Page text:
Scientists at BAE Systems have created an artificial surface that grips incredibly tightly without glue or pressure. The company claims a sheet of this material just over one metre square could be used to suspend the weight of an average family car.
Called Synthetic Gecko, the new adhesive is inspired by the gecko lizard.
“We wanted to mimic this ability”, said Jeff Sargent, research physicist at BAE Systems’ Advanced Technology Centre. “We recognised that a synthetic material could have tremendous engineering potential not only in our own aerospace and defence businesses, but also in other commercial applications.”
The gecko gets its ability to stick without glue from the soles of its feet which are patterned with millions of tiny hairs with split ends. At the tip of each split is a mushroom shaped cap less than one-thousandth of a millimetre across. These ensure the gecko’s toes are always in very close contact with the surface beneath – so close that molecular forces of attraction create the grip. The grip is released by a peeling action when the animal lifts its foot to break the bond.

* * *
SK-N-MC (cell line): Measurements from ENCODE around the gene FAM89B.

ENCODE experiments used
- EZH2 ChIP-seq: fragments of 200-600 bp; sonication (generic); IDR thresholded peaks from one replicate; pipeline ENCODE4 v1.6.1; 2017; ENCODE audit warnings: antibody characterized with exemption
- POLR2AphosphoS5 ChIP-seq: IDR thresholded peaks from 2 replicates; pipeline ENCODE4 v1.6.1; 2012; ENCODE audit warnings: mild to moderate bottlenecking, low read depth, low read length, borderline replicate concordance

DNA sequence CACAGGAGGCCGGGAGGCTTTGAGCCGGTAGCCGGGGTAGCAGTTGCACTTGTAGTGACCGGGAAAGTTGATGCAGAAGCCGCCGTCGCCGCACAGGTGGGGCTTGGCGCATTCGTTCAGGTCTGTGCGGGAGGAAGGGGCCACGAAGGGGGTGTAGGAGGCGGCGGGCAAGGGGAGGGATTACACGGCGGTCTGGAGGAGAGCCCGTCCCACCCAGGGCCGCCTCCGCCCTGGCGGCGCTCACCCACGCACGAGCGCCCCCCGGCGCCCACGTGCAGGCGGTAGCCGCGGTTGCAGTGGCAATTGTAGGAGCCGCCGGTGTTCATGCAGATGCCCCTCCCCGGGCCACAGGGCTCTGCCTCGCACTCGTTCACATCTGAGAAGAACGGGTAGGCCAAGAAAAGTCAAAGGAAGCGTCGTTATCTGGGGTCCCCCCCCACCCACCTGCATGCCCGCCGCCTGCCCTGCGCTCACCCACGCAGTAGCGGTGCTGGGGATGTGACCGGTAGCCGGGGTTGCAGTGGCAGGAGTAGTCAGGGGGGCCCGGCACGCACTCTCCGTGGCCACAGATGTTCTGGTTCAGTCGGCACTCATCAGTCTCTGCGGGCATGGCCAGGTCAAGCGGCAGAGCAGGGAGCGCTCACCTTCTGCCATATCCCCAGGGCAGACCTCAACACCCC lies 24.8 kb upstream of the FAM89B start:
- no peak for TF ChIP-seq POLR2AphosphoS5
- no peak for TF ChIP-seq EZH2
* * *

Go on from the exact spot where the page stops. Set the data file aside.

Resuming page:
Using their micro-engineering clean room facilities, BAE Systems’ scientists, led by Jeff Sargent and Sajad Haq, created layers comprising thousands of microscopic polyimide stalks with splayed tips, closely resembling the mushroom headed hairs on a gecko’s feet.
The next step in the development programme comprises further research into the influence of surface roughness and water on the adhesive properties of the material, to ensure that it is effective on a wide range of surface roughness.
A number of potential business applications for Gecko have been identified, ranging from instant repair patches for holed structures such as fuel tanks and aircraft skins, access panels without fasteners or even the rapid attachment of armour panels.
Synthetic Gecko could also be used for new building materials, personal safety harnesses and for super grip tyres and training shoes.